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Tired of excuses, Little Audrey goes down the line to beat him up a little for his backtalk.

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She puts pillows on the kid’s shoes to muffle the sounds. That’s a great idea, instead of, you know, just making the Dutch kid take off his damn shoes.

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The Dutch kid is excited that he can finally sneak around like the cool kids.

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But oh no! He knocks over a lamp! They all scramble to hide.

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Thankfully, whatever drug cocktail Santa is on allows him to sleep through seven small children running around in his bachelor pad.

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The kids come out of their hiding places. The Dutch kid accidentally turns on the record player while standing on the turntable (?) so Little Audrey has to shut him up/off. What’s with the Dutch kid being the butt of all the jokes? Did Americans really hate the Dutch back in the 1940s?

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Well, they’re still in the clear because Santa is knocked out cold.

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Little Audrey proclaims it safe to start cleaning and starts singing a song about how they all want to do something for Santa.

Let me get this straight: you all got mad at the Dutch kid for making too much noise but Little Audrey can sing as loud as she damn wants?

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“I’ll use my Party City costume to sweep the room!”

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“I’ll use my Russian dance skills to mop the floor!”

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“And speaking of stereotypes, I will be shining Santa’s shoes!”

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Don’t try this at home kids: DO NOT put your dishes in the toaster like Little Audrey does. It will not end well and your mom will yell at you a lot.

Not that I speak from personal experience or anything.

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The little Dutch kid screws up again and drops a ton of plates.

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“It’s okay, I’ll just blame the black kid this time.”

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And the Chinese kid is in charge of doing the laundry.

Of course.

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Fed up with the Dutch kid’s uselessness, the Russian kid attempts to kill him by putting him through the laundry ringer.

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The Dutch kid survives so the other kids try to burn him with the iron.

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The Dutch kid runs out the door and promises to stop being such a screw up if they let him live.

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He goes outside to cool off and wonders why he enjoyed the pain so much.

This is the beginning of the Dutch kid’s introduction into BDSM.

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For their final task, the kids decide to make Santa’s bed–with him still in it.

Look, kids: you all appear to be five years old or something and you cleaned a whole house by yourself. You’re good. That alone is a good enough gift for Santa.

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Santa finally wakes up because the drugs have worn off.

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He sees all the good works that the kids have done for him and notices they left him a present.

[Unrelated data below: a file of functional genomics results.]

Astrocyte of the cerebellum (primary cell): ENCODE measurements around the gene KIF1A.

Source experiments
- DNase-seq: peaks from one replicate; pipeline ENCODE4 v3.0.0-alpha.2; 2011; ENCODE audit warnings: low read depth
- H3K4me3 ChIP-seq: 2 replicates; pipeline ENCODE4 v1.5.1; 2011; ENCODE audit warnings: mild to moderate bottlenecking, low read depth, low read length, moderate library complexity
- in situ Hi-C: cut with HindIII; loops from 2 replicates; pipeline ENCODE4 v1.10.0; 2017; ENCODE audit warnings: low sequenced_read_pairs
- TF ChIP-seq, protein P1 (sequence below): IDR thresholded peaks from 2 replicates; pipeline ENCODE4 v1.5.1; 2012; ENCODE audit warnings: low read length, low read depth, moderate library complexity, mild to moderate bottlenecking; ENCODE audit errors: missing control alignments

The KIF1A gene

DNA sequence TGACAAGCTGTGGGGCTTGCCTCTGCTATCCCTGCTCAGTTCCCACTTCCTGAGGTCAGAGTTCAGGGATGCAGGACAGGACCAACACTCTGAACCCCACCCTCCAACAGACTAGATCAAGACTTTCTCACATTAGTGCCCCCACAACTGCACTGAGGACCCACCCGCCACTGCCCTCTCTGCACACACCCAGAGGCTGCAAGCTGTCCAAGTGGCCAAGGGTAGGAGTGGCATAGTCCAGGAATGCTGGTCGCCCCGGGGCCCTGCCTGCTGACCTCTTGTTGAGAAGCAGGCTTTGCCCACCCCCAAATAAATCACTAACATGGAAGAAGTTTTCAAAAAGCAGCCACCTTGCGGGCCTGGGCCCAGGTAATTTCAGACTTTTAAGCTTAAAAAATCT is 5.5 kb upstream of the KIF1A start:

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THEY GAVE HIM A PERSONALIZED MUSIC BOX? HOW DID THEY EVEN DO THAT? THEY’RE ALL, LIKE, FIVE?

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The kids ask Santa not to forget them next year and give them really good presents. After all, how many kids sneak into his sled and clean up his house for free?

“Also, can you take us home?” they ask. “We didn’t really think this plan through.”

THE END.

Susan Velazquez

Susan is a recent college grad and writer who enjoys all things from the 1980s, snarking on dumb television, and reveling in celebrity gossip. Oh, and she has serious interests like reading historical fiction, getting involved in social issues, and consuming French fries.

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  • mtn_philosoph

    For my money the best children’s Christmas cartoon of all time was “Mr. Magoo’s A Christmas Carol.” I am telling you everything about that one was perfect: the storytelling, the pacing, the animation, the dialogue, the sound editing, and even the songs! (Yes it had musical scenes, of course.) I watched this masterpiece for 5 or 6 years in a row in when I was growing up back in the 1960s; it was a real Christmas tradition at my house. I can’t say if it was in color, because we only had a B&W TV in those years. And you know something else? Don’t laugh, but among all of the screen versions of “A Christmas Carol” that were made over the decades, IMHO this one was the version that was the most faithful to Dickens’ story. I’m not kidding! Being an animation, it could portray the phantasmagorical elements with ease and it glided smoothly in and out of them without a hitch. And although it was done as a children’s movie, it was quite sophisticated in its depiction of all of the original story’s themes and emotions: from high to low, from joyous to tragic, from elated to horrified. I still vividly recall the shock I felt when the Spirit of Christmases Yet To Come takes Scrooge to the cemetery and shows him his own grave. It did not hold anything back in its depiction of existential horror. And this was a children’s movie! Even now I get a chill down my spine as I recall it. It was the most dramatic depiction of ordinary human mortality and the ultimate meaninglessness of existence that I had ever seen. That kind of thing stays with a person, and it had a profound effect on me, which is exactly what Dickens intended.”Mr. Magoo’s A Christmas Carol” came out several years before the Charlie Brown special (which I loved as well). For Boomers born in the 50s and growing up in the 60s, though, this was it, our “It’s A Wonderful LIfe” or our “Miracle on 34th Street.”